Finally, the NY Times publishes an article that highlights the costs of employees. This is old news but the Times finally caught up. Mandated benefits, minimum wages, payroll and income taxes are all costs to hire people.
Workers are getting more expensive while equipment is getting cheaper, and the combination is encouraging companies to spend on machines rather than people.
Rather than offering more incentives, which are corporate subsidies and welfare, politicians should remove disincentives to hiring people.
This, however, is wrong:
Consider the booming 1990s, he says: Then, as now, capital was getting rapidly cheaper relative to labor, and then, as now, companies were increasing spending on capital more than on labor. But companies were investing so much money to begin with that labor spending still grew a lot. With a bigger economic pie, few cared how the slices were cut.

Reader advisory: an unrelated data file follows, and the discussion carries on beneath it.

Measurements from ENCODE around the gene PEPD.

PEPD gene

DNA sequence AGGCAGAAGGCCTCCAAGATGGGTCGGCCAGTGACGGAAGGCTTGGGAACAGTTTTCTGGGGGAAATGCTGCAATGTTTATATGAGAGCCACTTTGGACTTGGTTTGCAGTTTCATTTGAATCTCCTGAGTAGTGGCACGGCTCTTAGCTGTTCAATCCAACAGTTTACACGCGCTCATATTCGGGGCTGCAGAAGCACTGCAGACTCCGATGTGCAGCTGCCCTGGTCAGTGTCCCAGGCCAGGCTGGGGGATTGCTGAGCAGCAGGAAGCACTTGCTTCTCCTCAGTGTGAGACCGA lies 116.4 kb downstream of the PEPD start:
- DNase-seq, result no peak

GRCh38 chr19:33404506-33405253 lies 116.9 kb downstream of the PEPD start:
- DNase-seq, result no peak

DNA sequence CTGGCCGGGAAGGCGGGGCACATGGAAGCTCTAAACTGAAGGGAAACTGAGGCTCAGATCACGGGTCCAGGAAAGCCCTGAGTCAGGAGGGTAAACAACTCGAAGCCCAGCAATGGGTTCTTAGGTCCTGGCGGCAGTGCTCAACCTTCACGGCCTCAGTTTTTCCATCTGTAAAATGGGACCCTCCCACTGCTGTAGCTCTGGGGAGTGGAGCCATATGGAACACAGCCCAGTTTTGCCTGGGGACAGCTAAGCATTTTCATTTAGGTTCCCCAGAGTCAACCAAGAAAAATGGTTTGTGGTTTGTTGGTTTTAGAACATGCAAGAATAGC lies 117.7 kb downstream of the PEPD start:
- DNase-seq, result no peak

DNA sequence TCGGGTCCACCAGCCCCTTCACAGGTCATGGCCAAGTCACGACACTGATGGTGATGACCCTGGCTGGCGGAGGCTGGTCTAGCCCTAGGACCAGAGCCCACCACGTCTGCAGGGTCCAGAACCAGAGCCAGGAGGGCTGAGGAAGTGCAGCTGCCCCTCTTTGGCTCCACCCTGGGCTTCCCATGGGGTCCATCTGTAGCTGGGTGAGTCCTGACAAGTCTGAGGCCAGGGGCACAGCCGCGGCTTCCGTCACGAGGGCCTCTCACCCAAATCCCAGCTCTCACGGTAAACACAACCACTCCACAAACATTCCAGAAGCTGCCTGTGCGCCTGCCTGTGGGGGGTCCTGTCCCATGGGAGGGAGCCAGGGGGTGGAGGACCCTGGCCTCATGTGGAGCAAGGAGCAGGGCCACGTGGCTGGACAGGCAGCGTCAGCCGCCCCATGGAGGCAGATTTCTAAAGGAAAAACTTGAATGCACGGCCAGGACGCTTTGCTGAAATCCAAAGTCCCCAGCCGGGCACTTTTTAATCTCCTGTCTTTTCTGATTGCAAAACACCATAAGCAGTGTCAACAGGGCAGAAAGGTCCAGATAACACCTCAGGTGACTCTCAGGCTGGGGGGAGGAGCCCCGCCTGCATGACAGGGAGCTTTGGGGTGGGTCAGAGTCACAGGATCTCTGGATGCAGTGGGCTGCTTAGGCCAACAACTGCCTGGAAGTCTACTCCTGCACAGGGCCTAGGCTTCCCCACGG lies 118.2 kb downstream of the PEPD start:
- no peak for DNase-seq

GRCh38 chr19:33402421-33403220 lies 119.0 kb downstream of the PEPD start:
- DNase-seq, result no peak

The 1990’s boomed because of two one-time events: the initial build-out of the Internet as a commercial enterprise — remember WorldCom and all those dotcoms? The rewards seemed to be higher than the costs and risks. The second event was the computer conversion to handle Y2K — the year 2000 and after. Everybody who owned a computer had to buy a new one, convert their old one, or at least test their old one to ensure it worked after the calendar moved from centuries that began with ’19’ to ’20’. This had to be done regardless of the taxes and regulations.